Analysis Of 7 California Stations Shows No Precipitation Trend Change

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By Kirye

and P. Gosselin

We often hear how the climate is changing everywhere, like in California.

Listening to the media we get the impression that the Golden State is drying out and risks burning up, before heavy rains hit. Others claim the state is facing “weather whiplash” because climate change will make the weather more extreme and volatile.

Today we take a look at the precipitation data of 7 stations spread across the state to see what changes have been happening. Used here are the data from the Japan Meteorology Agency (JMA) that cover the last 33 years.

Data: JMA.

As we can see, there has been no trend over the past 30 years. Variability also appears unchanged. California has always been a state characterized by alternating periods of drought and rainfall influenced by oceanic cycles like ENSO. The data show everything is within the normal range.

The real trend is the massive increase in media climate ambulance chasing where every anomaly gets hyped into something much more than it really is.

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10 responses to “Analysis Of 7 California Stations Shows No Precipitation Trend Change”

  1. Ron Clutz

    Here’s the whole US since 1895, courtesy of NOAA. No apparent trend in drought or flooding.
    https://i0.wp.com/edberry.com/SiteDocs/Christy11.jpg

    1. Yonason

      I can’t spot the Dust Bowl in that data. I prefer the Palmer Drought Index.
      https://realclimatescience.com/2015/11/a-drought-of-steinbeck/

      There it seems a lot clearer to me.

  2. John F. Hultquist

    Eureka is both north and west of San Diego. It is the north distance just over 900 km. of importance for climate. It rains more up there.
    Eureka is at 40.8° N. while San Diego is at 32.7°N.

    1998 was a serious El Niño year for California. The Fresno airport spiked that year (if I’m reading the chart correctly), but has a low average.

  3. don from OZ

    Similar stories abound here in Australia.
    We are damned if we do and damned if we don’t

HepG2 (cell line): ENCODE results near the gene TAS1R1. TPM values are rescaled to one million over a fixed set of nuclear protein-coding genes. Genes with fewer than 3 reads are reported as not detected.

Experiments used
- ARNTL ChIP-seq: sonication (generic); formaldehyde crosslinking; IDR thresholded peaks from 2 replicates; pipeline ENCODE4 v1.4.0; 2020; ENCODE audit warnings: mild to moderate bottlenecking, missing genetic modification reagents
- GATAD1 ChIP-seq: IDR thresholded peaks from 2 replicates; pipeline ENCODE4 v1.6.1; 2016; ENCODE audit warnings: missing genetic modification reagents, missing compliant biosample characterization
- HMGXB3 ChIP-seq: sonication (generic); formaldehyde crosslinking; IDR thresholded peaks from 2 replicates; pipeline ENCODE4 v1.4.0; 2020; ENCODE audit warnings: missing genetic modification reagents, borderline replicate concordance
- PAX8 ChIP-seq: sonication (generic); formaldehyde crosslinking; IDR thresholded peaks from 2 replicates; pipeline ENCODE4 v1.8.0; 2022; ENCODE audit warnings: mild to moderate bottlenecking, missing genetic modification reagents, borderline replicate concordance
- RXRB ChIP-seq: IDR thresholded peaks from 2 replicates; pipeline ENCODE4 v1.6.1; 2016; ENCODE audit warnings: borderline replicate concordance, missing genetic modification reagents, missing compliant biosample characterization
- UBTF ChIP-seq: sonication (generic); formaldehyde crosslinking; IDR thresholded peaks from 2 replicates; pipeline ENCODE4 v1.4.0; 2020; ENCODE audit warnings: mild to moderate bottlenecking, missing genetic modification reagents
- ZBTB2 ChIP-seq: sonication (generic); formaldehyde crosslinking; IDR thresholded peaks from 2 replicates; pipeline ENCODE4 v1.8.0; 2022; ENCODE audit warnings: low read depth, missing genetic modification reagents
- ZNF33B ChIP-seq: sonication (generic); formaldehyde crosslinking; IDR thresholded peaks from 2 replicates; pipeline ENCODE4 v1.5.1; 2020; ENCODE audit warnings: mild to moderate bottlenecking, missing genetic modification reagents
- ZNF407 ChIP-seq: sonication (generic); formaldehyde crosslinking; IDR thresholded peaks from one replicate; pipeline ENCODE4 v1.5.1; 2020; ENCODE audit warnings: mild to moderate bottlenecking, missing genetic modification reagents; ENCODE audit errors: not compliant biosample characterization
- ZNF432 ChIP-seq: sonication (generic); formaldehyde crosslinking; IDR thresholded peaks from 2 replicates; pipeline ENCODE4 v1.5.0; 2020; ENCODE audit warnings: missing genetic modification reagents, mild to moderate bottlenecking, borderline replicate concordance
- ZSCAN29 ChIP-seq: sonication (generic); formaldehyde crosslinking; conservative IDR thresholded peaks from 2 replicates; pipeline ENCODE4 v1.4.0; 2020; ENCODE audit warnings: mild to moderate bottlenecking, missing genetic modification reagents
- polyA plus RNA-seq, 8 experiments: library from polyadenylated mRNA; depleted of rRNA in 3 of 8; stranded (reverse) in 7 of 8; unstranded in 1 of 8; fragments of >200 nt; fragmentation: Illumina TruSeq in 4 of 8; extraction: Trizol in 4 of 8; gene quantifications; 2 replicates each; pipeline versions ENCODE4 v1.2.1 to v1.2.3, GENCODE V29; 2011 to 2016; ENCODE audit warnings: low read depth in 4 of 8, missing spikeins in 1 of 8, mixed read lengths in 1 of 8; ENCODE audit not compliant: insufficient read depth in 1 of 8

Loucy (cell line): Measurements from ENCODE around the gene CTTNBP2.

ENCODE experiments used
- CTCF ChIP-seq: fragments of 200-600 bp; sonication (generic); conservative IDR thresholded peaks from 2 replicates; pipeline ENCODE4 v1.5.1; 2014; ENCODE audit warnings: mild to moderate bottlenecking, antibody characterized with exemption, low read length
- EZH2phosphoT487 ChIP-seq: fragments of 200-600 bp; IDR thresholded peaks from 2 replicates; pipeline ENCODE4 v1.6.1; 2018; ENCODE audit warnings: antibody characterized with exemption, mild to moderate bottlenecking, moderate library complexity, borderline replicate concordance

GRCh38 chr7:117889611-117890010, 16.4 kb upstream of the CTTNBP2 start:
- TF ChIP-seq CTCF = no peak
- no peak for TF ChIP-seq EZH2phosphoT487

4. sasquatch

    The bristlecone pine tree ‘Methuselah’ is 4800+ years old, the Redwoods grow to be 2000+ years old, they have been around before then, for sure, so California’s climate has been stable from at least 3000 BCE to now.

    The coastal redwoods drink the morning mist arriving from the Pacific Ocean. Incredibly big trees, I stood on the stump of a redwood that was easily sixteen feet in diameter.

    Here’s how climate change happens in a New York minute:

    Chicxulub impact

    “The site, situated in the continental Hell Creek Formation in southwestern North Dakota (Fig. 1), displays inland directed flow indicators and holds a mixture of Late Cretaceous marine and continental biota, implying that its emplacement is related to sudden onshore inundation surges. A suite of ejecta
    types, including ejecta spherules preserved within the deposit sediments (captured by the gills of fish entombed within the deposit and preserved as unaltered glassy spherules embedded in amber), indicate that deposition occurred shortly after a major bolide impact. Unaltered impact-melt glass exhibits a clear geochemical and geochronological link with the Chicxulub impact. A well-defined cap of iridium-bearing, fine-grained impactite tonstein directly overlying the deposit provides a well-constrained chronology—that is, after impact but before the finest ejecta settled—that can provide a detailed record of conditions shortly after the impact.”

    The study was published a few days ago on April 1st.

    What you call catastrophic astrogenic climate change, add in catastrophic astrogenic planet change to boot.

  5. Sean

    Do you have JMA data that goes back at least 60 years? Given California’s sensitivity to the 60 year PDO I think you want a complete cycle (or two). California like Australia has a feast or famine climate when it comes to precipitation. But it has a regularity that allow infrastructure to be built to balance floods and droughts. What’s different is the politics where infrastructure restrictions are being used prevent development resulting in exorbitant rents and housing costs. The new governor had to declare a state of emergency just so they could do forest maintenance and management that had been routine up to the 1990’s. It only took nearly a hundred fatalities in a single fire to cut through the regulatory thicket, promoted by environmentalists and anti development advocates. The lack of pushback on the emergency declaration suggests people realize restrictions have gone too far.

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